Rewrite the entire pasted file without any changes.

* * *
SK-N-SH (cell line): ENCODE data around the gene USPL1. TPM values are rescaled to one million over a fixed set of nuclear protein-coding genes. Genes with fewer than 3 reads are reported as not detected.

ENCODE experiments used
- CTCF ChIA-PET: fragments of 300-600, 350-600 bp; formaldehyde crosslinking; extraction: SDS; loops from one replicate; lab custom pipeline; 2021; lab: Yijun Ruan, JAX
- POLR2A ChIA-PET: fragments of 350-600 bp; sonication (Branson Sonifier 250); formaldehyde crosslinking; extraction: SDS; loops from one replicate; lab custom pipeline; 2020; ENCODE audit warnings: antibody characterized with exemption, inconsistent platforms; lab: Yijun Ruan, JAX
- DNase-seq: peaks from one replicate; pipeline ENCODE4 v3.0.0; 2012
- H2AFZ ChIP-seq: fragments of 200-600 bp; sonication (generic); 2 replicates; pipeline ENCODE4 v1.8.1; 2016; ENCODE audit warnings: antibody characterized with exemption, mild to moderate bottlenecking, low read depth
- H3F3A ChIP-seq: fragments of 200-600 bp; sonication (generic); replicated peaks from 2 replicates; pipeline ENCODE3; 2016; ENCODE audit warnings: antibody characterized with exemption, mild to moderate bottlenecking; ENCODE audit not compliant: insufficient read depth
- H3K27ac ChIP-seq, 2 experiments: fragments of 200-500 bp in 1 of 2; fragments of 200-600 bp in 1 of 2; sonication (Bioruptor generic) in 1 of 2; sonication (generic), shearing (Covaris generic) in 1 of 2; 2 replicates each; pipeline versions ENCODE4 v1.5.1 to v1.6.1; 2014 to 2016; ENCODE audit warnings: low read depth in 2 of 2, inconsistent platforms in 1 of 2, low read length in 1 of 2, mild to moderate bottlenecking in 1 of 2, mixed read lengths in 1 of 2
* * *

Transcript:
SK-N-SH (cell line): ENCODE data around the gene USPL1. TPM values are rescaled to one million over a fixed set of nuclear protein-coding genes. Genes with fewer than 3 reads are reported as not detected.

ENCODE experiments used
- CTCF ChIA-PET: fragments of 300-600, 350-600 bp; formaldehyde crosslinking; extraction: SDS; loops from one replicate; lab custom pipeline; 2021; lab: Yijun Ruan, JAX
- POLR2A ChIA-PET: fragments of 350-600 bp; sonication (Branson Sonifier 250); formaldehyde crosslinking; extraction: SDS; loops from one replicate; lab custom pipeline; 2020; ENCODE audit warnings: antibody characterized with exemption, inconsistent platforms; lab: Yijun Ruan, JAX
- DNase-seq: peaks from one replicate; pipeline ENCODE4 v3.0.0; 2012
- H2AFZ ChIP-seq: fragments of 200-600 bp; sonication (generic); 2 replicates; pipeline ENCODE4 v1.8.1; 2016; ENCODE audit warnings: antibody characterized with exemption, mild to moderate bottlenecking, low read depth
- H3F3A ChIP-seq: fragments of 200-600 bp; sonication (generic); replicated peaks from 2 replicates; pipeline ENCODE3; 2016; ENCODE audit warnings: antibody characterized with exemption, mild to moderate bottlenecking; ENCODE audit not compliant: insufficient read depth
- H3K27ac ChIP-seq, 2 experiments: fragments of 200-500 bp in 1 of 2; fragments of 200-600 bp in 1 of 2; sonication (Bioruptor generic) in 1 of 2; sonication (generic), shearing (Covaris generic) in 1 of 2; 2 replicates each; pipeline versions ENCODE4 v1.5.1 to v1.6.1; 2014 to 2016; ENCODE audit warnings: low read depth in 2 of 2, inconsistent platforms in 1 of 2, low read length in 1 of 2, mild to moderate bottlenecking in 1 of 2, mixed read lengths in 1 of 2